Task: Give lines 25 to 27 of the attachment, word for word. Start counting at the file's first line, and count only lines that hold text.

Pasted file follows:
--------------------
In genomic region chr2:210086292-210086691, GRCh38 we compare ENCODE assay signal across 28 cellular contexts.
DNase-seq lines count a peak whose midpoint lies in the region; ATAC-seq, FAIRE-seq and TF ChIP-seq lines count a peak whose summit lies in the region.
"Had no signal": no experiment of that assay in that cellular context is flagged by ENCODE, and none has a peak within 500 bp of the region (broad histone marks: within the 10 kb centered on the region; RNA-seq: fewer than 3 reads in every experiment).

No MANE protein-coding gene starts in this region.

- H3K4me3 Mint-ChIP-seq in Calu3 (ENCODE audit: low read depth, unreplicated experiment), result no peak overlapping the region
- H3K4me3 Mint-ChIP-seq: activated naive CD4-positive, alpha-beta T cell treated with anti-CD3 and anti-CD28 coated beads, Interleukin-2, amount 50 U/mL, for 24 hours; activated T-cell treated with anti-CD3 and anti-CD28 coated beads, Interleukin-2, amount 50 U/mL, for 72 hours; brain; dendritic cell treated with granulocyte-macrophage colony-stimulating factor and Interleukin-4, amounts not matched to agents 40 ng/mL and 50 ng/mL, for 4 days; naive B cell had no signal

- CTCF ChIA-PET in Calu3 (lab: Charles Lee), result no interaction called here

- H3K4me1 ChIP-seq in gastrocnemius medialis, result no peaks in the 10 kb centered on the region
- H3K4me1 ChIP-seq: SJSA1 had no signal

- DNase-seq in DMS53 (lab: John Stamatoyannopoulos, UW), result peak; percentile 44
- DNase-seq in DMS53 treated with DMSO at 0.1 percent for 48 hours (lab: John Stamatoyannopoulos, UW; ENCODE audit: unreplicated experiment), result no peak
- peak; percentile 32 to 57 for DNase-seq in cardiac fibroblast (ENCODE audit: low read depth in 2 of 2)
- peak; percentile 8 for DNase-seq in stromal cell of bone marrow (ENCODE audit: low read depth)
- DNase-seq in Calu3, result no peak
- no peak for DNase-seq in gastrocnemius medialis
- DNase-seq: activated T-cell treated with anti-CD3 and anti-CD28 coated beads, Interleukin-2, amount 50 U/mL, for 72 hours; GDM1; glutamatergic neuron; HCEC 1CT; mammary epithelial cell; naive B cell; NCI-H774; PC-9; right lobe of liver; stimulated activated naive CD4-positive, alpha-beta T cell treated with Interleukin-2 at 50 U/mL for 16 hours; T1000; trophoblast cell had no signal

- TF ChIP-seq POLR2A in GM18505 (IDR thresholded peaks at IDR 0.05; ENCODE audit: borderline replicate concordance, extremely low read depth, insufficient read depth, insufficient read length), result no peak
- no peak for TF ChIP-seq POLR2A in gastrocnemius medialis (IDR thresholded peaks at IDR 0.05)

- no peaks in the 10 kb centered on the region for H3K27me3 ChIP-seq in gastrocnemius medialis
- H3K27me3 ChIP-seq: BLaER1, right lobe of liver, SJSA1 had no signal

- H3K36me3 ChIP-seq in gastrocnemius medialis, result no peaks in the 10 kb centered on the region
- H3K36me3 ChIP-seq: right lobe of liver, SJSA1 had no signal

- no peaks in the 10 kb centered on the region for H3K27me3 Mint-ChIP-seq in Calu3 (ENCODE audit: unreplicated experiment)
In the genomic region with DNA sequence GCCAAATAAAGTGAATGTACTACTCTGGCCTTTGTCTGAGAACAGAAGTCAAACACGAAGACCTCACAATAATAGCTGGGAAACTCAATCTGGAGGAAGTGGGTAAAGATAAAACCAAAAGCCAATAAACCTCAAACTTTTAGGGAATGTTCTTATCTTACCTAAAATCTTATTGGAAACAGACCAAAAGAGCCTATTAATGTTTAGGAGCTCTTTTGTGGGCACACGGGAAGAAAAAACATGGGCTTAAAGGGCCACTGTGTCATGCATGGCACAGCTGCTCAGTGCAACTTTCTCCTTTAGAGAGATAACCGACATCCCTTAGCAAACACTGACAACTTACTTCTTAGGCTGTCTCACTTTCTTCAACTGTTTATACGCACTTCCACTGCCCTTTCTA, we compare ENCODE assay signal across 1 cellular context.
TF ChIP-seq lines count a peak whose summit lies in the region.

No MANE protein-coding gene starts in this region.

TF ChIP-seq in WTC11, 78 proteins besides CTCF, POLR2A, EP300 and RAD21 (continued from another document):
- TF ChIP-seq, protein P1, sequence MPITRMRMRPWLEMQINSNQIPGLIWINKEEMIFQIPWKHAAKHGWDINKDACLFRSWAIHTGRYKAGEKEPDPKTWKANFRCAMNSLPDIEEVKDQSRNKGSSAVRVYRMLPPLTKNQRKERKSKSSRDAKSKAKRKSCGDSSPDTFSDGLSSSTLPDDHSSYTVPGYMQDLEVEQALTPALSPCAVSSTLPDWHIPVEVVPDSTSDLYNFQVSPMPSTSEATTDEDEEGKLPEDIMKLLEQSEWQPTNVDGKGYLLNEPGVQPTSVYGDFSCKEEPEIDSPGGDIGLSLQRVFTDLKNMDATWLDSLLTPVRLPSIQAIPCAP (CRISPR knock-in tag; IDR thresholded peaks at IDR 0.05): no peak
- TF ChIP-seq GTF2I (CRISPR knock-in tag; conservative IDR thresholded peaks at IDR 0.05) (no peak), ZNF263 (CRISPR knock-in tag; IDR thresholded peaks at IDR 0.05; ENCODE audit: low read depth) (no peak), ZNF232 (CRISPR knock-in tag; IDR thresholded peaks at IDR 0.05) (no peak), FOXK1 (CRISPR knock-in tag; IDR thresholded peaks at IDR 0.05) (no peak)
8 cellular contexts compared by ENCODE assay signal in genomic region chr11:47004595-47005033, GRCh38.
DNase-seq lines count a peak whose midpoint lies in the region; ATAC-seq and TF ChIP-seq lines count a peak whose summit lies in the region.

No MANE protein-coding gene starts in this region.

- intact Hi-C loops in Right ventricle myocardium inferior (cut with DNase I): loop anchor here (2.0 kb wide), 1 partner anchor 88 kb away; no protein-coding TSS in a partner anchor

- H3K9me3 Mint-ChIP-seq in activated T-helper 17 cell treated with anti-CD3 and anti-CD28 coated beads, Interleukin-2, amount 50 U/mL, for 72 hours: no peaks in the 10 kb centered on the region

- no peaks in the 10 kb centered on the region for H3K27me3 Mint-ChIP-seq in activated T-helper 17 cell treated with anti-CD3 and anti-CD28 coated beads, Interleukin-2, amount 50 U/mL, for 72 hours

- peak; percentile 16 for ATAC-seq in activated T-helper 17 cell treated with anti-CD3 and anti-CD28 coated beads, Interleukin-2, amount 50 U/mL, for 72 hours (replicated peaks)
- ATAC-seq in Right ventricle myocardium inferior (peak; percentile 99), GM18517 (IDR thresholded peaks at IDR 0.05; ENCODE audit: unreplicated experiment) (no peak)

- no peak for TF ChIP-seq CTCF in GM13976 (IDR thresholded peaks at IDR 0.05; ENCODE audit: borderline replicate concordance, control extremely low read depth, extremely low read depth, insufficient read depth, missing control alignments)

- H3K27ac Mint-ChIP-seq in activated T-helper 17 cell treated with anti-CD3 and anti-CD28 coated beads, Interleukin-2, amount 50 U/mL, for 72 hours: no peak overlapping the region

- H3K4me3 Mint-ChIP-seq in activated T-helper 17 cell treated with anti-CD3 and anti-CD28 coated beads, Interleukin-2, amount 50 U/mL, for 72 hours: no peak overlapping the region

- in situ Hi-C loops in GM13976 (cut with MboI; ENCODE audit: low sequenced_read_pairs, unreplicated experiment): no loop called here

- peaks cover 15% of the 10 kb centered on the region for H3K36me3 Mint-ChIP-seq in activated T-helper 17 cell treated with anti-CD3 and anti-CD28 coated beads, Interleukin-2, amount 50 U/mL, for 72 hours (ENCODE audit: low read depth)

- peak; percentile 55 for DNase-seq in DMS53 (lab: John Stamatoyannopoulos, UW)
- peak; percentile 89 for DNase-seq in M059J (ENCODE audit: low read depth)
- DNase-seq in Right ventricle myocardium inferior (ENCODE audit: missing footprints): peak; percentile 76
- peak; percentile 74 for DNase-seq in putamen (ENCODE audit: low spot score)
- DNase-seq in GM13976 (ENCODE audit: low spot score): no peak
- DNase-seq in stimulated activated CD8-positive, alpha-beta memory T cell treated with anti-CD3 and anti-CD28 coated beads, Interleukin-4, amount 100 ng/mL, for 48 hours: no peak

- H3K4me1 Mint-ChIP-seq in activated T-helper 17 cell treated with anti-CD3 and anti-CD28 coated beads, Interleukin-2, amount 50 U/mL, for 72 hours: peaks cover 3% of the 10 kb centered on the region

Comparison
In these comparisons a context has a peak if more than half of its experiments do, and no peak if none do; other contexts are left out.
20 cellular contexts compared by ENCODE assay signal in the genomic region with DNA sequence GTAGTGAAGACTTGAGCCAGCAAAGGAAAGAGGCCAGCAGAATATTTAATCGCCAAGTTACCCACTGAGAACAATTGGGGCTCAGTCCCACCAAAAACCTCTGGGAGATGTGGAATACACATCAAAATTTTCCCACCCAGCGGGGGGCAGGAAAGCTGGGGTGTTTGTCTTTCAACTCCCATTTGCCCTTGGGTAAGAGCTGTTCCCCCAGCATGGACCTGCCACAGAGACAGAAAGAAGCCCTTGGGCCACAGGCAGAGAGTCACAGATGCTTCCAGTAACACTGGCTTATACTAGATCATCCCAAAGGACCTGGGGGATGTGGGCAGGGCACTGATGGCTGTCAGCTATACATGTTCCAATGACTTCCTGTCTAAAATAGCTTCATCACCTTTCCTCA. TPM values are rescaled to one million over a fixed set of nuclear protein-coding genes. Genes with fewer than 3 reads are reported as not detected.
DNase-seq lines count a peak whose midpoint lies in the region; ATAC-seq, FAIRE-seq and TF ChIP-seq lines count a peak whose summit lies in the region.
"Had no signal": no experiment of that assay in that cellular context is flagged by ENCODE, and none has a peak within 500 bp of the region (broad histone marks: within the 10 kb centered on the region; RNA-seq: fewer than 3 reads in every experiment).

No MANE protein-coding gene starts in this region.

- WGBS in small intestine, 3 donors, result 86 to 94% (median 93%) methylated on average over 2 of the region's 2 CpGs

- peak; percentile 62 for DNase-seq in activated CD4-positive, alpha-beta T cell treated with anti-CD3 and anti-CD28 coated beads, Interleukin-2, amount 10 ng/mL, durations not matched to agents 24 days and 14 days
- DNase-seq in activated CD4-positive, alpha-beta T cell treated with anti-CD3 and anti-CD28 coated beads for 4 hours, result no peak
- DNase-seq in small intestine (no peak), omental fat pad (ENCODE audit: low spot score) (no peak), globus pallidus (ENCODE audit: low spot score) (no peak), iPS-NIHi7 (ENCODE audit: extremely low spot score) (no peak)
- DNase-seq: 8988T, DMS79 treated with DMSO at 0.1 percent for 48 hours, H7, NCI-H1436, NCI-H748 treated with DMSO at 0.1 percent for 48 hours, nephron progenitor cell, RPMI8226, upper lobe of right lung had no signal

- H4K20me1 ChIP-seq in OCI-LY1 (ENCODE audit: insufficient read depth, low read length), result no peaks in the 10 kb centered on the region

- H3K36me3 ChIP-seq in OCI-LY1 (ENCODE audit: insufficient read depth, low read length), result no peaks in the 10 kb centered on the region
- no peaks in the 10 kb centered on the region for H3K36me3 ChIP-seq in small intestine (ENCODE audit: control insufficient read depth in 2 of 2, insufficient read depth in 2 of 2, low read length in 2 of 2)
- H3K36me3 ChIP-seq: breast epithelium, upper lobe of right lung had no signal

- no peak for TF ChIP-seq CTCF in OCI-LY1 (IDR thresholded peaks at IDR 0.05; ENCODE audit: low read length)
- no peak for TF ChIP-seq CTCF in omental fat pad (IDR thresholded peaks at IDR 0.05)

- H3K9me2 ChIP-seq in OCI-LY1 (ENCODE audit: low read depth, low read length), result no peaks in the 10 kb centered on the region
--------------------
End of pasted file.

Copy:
TF ChIP-seq lines count a peak whose summit lies in the region.

No MANE protein-coding gene starts in this region.

TF ChIP-seq in WTC11, 78 proteins besides CTCF, POLR2A, EP300 and RAD21 (continued from another document):